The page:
echo $HOST > /mnt/install/etc/hostname
sed "s/ubuntu/$HOST/" /etc/hosts > /mnt/install/etc/hosts
rm /mnt/install/etc/apt/sources.list
cp /etc/apt/sources.list.d/ubuntu.sources /mnt/install/etc/apt/sources.list.d/ubuntu.sources
cp /etc/netplan/*.yaml /mnt/install/etc/netplan/

At last, we're ready to chroot into our new system.

mount --rbind /dev  /mnt/install/dev
mount --rbind /proc /mnt/install/proc
mount --rbind /sys  /mnt/install/sys
chroot /mnt/install /usr/bin/env \
    bash --login

With our newly installed system running, let's not forget to set up locale and time zone.

locale-gen --purge "en_US.UTF-8"
update-locale LANG=en_US.UTF-8 LANGUAGE=en_US
dpkg-reconfigure --frontend noninteractive locales

ln -sf /usr/share/zoneinfo/America/Los_Angeles /etc/localtime
dpkg-reconfigure -f noninteractive tzdata

Now we're ready to onboard the latest Linux image.

apt update
apt install --yes --no-install-recommends \
    linux-image-generic linux-headers-generic

Now we set up crypttab so our encrypted partitions are decrypted on boot.

echo "${DISK1##*/}-part3 $DISK1-part3 none \
      luks,discard,initramfs,keyscript=decrypt_keyctl" >> /etc/crypttab
echo "${DISK2##*/}-part3 $DISK2-part3 none \
      luks,discard,initramfs,keyscript=decrypt_keyctl" >> /etc/crypttab

echo "${DISK2##*/}-part4 $DISK2-part4 none \
      luks,discard,initramfs,keyscript=decrypt_keyctl" >> /etc/crypttab

echo "${DISK2##*/}-part5 $DISK2-part5 none \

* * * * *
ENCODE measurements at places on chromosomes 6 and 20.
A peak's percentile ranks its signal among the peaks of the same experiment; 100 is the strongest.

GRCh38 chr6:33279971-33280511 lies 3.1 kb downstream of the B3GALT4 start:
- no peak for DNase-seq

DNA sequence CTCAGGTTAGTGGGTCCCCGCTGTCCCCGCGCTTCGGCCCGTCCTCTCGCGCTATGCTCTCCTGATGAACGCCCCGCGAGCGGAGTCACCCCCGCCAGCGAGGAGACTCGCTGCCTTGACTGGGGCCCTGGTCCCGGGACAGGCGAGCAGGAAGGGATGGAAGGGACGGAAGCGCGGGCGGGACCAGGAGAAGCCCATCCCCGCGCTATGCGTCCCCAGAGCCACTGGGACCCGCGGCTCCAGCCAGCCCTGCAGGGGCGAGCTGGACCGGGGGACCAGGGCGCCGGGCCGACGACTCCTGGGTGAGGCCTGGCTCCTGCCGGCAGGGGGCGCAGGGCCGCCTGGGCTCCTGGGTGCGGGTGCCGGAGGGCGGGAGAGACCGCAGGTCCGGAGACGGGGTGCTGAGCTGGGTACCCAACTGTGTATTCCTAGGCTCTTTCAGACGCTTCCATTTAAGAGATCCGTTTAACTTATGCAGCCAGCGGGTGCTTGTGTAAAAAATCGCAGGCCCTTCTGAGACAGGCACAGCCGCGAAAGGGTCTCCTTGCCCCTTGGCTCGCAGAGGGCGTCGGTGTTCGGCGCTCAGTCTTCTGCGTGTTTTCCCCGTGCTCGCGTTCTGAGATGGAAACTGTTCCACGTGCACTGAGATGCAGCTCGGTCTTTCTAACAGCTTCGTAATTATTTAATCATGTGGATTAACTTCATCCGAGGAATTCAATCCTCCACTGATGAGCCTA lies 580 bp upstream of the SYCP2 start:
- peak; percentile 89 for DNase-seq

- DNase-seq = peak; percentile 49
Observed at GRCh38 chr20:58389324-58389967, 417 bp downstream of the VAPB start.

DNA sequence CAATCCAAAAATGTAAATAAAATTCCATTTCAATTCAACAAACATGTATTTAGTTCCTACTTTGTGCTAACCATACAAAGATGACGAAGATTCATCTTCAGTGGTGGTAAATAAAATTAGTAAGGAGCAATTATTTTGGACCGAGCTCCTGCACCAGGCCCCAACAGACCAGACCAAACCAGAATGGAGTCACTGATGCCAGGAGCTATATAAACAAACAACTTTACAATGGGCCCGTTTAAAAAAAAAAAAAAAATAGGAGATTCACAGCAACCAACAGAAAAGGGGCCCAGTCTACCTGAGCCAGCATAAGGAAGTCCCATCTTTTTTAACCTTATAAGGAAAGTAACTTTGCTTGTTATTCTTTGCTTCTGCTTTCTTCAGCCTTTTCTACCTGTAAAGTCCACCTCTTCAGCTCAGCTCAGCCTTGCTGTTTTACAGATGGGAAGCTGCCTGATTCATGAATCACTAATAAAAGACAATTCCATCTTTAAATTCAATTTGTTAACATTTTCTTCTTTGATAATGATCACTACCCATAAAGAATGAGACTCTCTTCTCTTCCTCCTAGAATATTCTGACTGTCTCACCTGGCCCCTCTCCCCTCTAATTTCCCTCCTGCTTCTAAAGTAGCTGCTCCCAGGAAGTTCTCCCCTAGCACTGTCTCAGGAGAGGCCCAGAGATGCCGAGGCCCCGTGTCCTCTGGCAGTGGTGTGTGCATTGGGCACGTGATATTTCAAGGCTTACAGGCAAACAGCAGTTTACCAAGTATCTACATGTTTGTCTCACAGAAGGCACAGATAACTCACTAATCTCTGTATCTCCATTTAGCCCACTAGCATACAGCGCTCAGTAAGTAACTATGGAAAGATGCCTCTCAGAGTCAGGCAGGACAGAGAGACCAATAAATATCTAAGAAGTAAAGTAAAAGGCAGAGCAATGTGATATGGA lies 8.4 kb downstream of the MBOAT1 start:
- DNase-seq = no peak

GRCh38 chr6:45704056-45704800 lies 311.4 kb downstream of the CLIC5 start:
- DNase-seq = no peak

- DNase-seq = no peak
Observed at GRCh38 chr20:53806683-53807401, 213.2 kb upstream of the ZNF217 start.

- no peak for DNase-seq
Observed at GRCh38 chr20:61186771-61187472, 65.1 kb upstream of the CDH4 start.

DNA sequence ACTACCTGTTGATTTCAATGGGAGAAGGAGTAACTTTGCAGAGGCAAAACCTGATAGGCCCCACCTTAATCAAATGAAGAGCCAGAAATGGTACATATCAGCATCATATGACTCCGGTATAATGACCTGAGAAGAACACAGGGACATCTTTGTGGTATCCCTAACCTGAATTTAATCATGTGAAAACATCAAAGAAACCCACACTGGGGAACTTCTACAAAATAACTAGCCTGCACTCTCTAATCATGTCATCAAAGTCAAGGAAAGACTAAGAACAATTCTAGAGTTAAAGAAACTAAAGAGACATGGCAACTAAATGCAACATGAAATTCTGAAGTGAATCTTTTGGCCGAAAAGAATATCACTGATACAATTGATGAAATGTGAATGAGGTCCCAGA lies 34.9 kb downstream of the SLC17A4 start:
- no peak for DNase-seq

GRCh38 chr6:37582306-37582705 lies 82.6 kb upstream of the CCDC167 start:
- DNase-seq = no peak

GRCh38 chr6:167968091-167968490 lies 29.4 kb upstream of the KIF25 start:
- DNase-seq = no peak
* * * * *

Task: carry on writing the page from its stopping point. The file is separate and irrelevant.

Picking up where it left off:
luks,discard,initramfs,keyscript=decrypt_keyctl" >> /etc/crypttab

cat /etc/crypttab

To mount all those partitions, we also need some fstab entries. ZFS entries are not strictly needed. I just like to add them in order to hide our LUKS encrypted ZFS from the file manager:

echo "PARTUUID=$(blkid -s PARTUUID -o value $DISK1-part2) \
    /boot ext4 noatime,nofail,x-systemd.device-timeout=3s 0 1" >> /etc/fstab
echo "PARTUUID=$(blkid -s PARTUUID -o value $DISK1-part1) \
    /boot/efi vfat noatime,nofail,x-systemd.device-timeout=3s 0 1" >> /etc/fstab

echo "/dev/mapper/${DISK1##*/}-part3 \
    none auto nofail,nosuid,nodev,noauto 0 0" >> /etc/fstab
echo "/dev/mapper/${DISK2##*/}-part3 \
    none auto nofail,nosuid,nodev,noauto 0 0" >> /etc/fstab

echo "/dev/mapper/${DISK2##*/}-part4 \
    swap swap nofail 0 0" >> /etc/fstab

echo "/dev/mapper/${DISK2##*/}-part5 \
    none auto nofail,nosuid,nodev,noauto 0 0" >> /etc/fstab

cat /etc/fstab

On systems with a lot of RAM, I like to adjust memory settings a bit. This is inconsequential in the grand scheme of things, but I like to do it anyway.

echo "vm.swappiness=10" >> /etc/sysctl.conf
echo "vm.min_free_kbytes=1048576" >> /etc/sysctl.conf

Now we can create the boot environment:

apt install --yes zfs-initramfs cryptsetup keyutils grub-efi-amd64-signed shim-signed
update-initramfs -c -k all

And then, we can get grub going. Do note we also set up booting from swap (needed for hibernation) here too. If you're using secure boot, bootloaded-id HAS to be Ubuntu.

apt install --yes grub-efi-amd64-signed shim-signed
    RESUME=UUID=$(blkid -s UUID -o value /dev/mapper/${DISK2##*/}-part4)\"/" \
grub-install --target=x86_64-efi --efi-directory=/boot/efi \
    --bootloader-id=Ubuntu --recheck --no-floppy

I don't like snap so I preemptively banish it from ever being installed:

apt remove --yes snapd 2>/dev/null
echo 'Package: snapd'    > /etc/apt/preferences.d/snapd
echo 'Pin: release *'   >> /etc/apt/preferences.d/snapd
echo 'Pin-Priority: -1' >> /etc/apt/preferences.d/snapd
apt update

And now, finally, we can install our desktop environment.

apt install --yes ubuntu-desktop-minimal man

Since Firefox is a snapd package (banished), we can install it manually:

add-apt-repository --yes ppa:mozillateam/ppa
cat << 'EOF' | sed 's/^    //' | tee /etc/apt/preferences.d/mozillateamppa
    Package: firefox*
    Pin: release o=LP-PPA-mozillateam
    Pin-Priority: 501
apt update && apt install --yes firefox

Chrome aficionados, can install it too:

pushd /tmp